Since prehistoric times, man has fed on a diet of mostly protein, however he has recently switched to a diet focused on carbs. It would seem quite unlikely, generally speaking, that a return to a protein diet may be inconsistent with his structure, his organs and apparatus and his metabolic structure.

The recommended protein dosage (RDA) is 0.8 g / kg per day, for sedentary people over 19 years of age, but a high-protein diet is considered when the protein intake is equal or over 1,5gr / kg per day. For active people, the protein intake (as shown in several studies) is higher than these values (between 1.4 to 2 depending on the activity).

A prospective cohort study has shown that, in a group of healthy women, a high protein diet caused no damage.

The American Heart Association (AHA) published a document on diets saying that high-protein profiles are at risk of heart problems, kidney, bone and liver. However, evidence found in literature shows scarce and controversial data. In addition, studies based on such considerations have been criticized for methodological inaccuracies.

In literature, no information demonstrating kidney damage to profiles with protein intake above the RDA has been highlighted.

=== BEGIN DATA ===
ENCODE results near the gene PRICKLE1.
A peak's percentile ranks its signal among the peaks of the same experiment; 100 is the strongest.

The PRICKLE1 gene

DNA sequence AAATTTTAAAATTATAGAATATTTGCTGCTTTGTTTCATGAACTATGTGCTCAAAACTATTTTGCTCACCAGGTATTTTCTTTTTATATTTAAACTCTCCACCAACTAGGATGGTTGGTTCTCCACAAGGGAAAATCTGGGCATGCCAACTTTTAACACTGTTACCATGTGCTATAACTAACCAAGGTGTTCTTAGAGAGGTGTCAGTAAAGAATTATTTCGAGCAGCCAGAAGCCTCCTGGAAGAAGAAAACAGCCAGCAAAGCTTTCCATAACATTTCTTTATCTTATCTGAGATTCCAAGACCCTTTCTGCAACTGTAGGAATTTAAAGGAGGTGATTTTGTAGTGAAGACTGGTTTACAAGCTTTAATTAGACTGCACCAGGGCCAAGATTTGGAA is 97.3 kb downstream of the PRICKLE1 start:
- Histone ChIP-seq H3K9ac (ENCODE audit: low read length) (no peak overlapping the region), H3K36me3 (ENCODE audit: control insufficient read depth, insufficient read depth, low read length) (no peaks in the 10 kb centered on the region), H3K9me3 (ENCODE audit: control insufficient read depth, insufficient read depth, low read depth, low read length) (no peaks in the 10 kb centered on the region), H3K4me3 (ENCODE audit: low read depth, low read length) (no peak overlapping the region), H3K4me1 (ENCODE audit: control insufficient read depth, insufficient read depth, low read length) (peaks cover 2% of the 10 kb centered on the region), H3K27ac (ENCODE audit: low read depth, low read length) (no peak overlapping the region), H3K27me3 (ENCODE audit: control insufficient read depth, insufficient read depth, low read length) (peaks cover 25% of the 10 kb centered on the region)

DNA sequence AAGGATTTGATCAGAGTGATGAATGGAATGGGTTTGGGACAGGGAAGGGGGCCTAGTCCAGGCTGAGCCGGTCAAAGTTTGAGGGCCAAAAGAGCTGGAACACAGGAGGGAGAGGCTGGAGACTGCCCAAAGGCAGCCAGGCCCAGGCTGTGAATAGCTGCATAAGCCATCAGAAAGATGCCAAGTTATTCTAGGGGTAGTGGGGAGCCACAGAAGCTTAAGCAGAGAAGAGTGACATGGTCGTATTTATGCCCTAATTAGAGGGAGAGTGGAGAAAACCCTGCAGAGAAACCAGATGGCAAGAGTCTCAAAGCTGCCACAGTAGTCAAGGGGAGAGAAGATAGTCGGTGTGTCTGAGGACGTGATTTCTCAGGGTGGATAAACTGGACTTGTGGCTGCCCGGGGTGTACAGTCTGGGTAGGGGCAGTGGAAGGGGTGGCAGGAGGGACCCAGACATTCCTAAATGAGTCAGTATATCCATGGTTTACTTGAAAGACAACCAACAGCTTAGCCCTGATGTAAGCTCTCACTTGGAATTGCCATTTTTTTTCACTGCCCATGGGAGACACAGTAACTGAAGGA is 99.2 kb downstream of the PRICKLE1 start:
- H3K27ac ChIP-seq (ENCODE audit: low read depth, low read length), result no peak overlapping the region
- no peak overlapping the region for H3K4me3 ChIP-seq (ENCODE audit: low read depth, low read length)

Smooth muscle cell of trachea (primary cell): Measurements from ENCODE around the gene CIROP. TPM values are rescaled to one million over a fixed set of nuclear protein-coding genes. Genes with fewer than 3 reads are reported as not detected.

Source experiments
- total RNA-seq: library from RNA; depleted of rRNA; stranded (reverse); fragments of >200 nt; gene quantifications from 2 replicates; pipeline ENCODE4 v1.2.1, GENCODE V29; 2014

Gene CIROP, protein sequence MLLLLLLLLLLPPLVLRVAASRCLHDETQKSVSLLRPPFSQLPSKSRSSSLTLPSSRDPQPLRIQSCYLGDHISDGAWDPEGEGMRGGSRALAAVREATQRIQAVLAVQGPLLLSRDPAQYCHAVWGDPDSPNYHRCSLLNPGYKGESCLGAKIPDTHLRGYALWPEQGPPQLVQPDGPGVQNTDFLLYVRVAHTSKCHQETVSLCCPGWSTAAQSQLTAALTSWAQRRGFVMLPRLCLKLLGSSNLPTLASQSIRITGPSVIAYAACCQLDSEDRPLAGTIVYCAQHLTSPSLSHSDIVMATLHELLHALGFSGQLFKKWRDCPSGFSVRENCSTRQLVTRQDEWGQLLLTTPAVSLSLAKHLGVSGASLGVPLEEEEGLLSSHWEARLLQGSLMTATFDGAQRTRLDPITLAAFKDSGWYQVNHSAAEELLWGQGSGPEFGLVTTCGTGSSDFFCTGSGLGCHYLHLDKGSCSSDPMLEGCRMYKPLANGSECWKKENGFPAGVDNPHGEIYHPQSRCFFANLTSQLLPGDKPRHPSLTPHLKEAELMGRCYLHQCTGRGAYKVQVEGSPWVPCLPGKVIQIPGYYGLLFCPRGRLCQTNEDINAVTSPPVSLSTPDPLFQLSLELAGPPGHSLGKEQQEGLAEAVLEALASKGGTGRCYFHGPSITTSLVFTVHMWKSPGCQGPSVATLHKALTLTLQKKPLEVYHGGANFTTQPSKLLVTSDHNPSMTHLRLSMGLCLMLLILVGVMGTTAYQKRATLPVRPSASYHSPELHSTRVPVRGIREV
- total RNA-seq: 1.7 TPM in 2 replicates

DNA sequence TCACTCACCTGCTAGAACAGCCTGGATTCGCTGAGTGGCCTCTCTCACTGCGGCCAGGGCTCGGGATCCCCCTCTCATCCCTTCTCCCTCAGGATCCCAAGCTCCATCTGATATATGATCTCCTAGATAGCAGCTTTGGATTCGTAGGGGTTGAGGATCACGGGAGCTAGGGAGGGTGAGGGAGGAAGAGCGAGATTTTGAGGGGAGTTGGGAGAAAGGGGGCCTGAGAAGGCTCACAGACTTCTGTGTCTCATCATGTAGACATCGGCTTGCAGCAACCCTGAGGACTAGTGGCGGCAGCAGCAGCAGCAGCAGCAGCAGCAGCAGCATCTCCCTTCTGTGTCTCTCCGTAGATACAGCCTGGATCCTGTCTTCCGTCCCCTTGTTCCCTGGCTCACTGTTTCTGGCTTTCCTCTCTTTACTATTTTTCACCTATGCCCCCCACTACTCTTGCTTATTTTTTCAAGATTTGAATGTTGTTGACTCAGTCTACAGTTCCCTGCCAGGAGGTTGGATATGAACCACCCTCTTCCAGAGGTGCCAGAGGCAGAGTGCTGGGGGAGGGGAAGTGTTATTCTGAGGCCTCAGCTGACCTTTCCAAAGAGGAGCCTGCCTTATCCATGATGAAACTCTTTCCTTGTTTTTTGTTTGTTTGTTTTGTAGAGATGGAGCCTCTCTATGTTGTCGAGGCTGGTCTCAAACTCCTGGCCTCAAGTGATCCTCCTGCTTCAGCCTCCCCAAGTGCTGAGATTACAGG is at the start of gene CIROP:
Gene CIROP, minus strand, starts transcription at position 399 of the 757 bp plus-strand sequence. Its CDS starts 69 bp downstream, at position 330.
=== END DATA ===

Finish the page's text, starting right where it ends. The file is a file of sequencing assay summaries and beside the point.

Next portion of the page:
A study conducted on people who do bodybuilding and, therefore, introduce many proteins for many years (decades), demonstrated  that the risk for kidney problems are not consistent. These subjects, however, reported an increase in blood uric acid. Another study showed that a high protein diet, implemented for seven days, modulates the renal hemodynamic response in young healthy individuals. The authors reported an increase of GFR and filtration fraction; however, it is to be highlighted that the renal plasma flow and vascular resistance remained unchanged. In previous studies it was shown that the extension of protein intakes had a direct and quantitative effect on endogenous creatinine clearance in healthy young people with varying habitual protein intake. A relation between the urea nitrogen excretion and creatinine clearance was shown, which suggested that the clearance of creatinine is not a fixed or stabilised function. The effect of a chronic high protein profile was also analyzed, with the same experimental design, in young volunteers, demonstrating that the creatinine clearance increased more when increasing protein intake daily, reflecting the important role of protein intake as a control variable of the clearance of creatinine. The analysis of these studies highlight the importance of the variables of the different methods used for measuring creatinine and GFR. Considering these results, it could be assumed that the vasodilator response with hyperemia induced by the protein regime could increase the GFR as a simple adjusting response and not as an indicator of the onset of illness.